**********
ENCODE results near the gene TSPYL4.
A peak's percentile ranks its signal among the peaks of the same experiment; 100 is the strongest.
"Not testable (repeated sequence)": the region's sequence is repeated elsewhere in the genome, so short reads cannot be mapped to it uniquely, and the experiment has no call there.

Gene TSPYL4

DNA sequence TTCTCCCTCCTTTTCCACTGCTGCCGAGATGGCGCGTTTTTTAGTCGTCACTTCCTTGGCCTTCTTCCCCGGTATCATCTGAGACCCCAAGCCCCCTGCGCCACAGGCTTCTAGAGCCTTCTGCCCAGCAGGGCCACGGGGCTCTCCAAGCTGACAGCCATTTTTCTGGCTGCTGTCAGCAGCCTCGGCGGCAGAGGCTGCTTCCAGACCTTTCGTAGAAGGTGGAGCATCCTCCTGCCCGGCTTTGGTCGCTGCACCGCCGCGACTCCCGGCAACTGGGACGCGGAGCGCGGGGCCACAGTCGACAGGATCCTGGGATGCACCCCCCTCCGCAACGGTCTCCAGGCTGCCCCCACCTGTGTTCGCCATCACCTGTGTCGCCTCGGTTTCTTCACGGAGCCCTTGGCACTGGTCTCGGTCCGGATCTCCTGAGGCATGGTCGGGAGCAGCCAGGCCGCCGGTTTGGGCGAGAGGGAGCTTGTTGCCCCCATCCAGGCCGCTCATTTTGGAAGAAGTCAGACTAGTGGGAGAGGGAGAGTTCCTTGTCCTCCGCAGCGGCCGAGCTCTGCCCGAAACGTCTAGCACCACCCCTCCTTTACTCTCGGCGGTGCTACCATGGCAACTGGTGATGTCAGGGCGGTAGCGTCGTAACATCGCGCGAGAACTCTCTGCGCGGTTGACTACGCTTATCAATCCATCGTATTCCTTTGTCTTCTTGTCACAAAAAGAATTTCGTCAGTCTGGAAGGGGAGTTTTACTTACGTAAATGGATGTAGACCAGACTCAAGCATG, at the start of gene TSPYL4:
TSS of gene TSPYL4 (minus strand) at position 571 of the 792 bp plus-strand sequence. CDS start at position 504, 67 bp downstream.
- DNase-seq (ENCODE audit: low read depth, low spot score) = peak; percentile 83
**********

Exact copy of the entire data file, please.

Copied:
ENCODE results near the gene TSPYL4.
A peak's percentile ranks its signal among the peaks of the same experiment; 100 is the strongest.
"Not testable (repeated sequence)": the region's sequence is repeated elsewhere in the genome, so short reads cannot be mapped to it uniquely, and the experiment has no call there.

Gene TSPYL4

DNA sequence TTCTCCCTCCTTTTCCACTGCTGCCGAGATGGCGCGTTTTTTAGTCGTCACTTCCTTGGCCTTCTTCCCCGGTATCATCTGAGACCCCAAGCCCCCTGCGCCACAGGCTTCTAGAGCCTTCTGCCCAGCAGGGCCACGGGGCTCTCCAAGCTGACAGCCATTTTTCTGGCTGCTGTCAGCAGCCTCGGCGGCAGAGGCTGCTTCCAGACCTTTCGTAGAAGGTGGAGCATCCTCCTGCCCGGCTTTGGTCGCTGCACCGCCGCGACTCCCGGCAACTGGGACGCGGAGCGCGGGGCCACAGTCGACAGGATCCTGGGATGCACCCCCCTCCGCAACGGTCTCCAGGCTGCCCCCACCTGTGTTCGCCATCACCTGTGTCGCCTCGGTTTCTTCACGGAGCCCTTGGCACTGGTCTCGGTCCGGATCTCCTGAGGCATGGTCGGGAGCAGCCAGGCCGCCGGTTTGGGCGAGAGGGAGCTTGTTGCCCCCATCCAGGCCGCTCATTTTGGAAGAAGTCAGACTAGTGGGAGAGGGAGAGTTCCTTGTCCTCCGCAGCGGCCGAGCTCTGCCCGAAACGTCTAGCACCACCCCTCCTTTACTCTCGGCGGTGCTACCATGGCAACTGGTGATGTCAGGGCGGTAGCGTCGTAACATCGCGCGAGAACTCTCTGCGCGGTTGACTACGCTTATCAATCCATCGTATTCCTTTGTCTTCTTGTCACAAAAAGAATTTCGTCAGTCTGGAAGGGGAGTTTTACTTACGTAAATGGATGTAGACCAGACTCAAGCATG, at the start of gene TSPYL4:
TSS of gene TSPYL4 (minus strand) at position 571 of the 792 bp plus-strand sequence. CDS start at position 504, 67 bp downstream.
- DNase-seq (ENCODE audit: low read depth, low spot score) = peak; percentile 83